Like fellow Bostonian Eli “Paperboy” Reed and Idaho export John Nemeth, Jesse Dee is resurrecting soul. There’s a Sam Cooke feel to the title cut with a B-3 burbling beneath him and some ‘50s style sax blasting alongside. “No Matter Where I Am” is pure searing soul, Dee soaring into the stratosphere to hook up with a ‘70s vibe.
Dee sounds like an old soul. The arrangements sound like classic ‘70s soul emanating from Stax or Muscle Shoals studios. Dee wrote all of this material, and seems to have encyclopedic knowledge of how to structure a soul song, borrowing from the styles of a diverse array of soul men, getting their essence without impersonating them.
“I Won’t Forget About You” sounds like something Mel and Tim might have been offered, high-pitched soul with a honeyed rasp over a bright, poppy background.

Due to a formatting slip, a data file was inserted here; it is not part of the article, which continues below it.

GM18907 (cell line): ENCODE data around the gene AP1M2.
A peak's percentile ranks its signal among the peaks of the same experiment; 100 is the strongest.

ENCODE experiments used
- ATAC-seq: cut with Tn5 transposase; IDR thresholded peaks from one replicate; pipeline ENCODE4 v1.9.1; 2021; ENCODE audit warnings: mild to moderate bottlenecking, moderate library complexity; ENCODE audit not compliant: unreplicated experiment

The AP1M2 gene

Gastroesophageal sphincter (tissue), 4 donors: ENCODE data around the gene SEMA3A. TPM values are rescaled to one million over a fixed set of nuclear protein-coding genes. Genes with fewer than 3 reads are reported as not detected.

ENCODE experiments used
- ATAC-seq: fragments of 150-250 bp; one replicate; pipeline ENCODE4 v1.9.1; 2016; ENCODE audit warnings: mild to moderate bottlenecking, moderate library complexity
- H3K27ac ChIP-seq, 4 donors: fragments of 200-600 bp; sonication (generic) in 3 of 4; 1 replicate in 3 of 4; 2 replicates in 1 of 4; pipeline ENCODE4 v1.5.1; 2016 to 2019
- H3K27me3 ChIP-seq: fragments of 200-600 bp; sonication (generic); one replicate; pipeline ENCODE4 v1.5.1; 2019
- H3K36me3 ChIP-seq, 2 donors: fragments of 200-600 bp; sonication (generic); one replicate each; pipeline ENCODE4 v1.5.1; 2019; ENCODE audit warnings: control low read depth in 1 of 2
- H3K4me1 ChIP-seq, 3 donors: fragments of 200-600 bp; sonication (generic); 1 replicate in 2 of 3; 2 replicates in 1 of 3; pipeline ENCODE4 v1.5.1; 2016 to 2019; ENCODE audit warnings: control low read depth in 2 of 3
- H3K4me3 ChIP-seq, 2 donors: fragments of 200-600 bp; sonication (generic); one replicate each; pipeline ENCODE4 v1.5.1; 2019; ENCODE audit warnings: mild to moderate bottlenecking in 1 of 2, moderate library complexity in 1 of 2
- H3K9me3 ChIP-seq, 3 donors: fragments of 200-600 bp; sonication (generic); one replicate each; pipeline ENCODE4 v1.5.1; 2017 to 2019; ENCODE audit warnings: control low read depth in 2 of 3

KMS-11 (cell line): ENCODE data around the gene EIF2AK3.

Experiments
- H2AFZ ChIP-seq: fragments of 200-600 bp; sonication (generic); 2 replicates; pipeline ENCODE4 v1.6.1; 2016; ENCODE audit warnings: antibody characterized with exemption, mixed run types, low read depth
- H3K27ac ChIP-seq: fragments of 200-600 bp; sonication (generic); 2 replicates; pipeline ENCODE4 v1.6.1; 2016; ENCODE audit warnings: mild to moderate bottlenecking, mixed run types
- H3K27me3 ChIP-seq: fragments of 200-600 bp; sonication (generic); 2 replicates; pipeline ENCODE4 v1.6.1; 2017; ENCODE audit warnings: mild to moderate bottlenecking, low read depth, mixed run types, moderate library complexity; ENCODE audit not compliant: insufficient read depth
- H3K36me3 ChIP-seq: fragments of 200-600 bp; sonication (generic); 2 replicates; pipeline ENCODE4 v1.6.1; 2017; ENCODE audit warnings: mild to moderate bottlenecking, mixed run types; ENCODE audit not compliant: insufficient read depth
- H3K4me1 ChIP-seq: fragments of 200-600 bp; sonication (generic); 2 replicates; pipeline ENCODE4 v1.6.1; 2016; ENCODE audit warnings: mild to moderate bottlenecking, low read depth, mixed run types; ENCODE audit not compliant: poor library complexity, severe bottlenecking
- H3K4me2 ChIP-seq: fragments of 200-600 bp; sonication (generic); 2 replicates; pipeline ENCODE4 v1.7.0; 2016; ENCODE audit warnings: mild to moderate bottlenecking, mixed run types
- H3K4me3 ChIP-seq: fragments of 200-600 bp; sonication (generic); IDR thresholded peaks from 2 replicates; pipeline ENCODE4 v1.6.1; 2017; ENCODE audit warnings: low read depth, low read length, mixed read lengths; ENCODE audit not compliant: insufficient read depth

Dee’s on a vocal roller coaster for “The Only Remedy,” hurtling through a fistful of octaves with a Joe Tex-style instrumental backing.
“What’s A Boy Like Me To Do” could be Little Anthony doing a Wilson Pickett impersonation. The wildest cut is “Sweet Tooth,” a reverb drenched, Screamin’ Jay Hawkins presentation with Timo Shanko’s tenor sax screamin’ like a sinner’s first dip into hellfire.
“Boundary Line” soothes things with a coating of honey coated soul and although vocally it doesn’t sound like him, it does sound like one of those testifyin’ soul ballads that Solomon Burke specialized in.
“Stay Strong” is an upbeat anthem in the Little Milton “We Gonna Make It” style.
It’s great to hear a fresh take on classic soul, and with Dee being a gifted writer as well as an outstanding vocalist, perhaps he can help that genre once again be a major force in music instead of a footnote.
By Grant Britt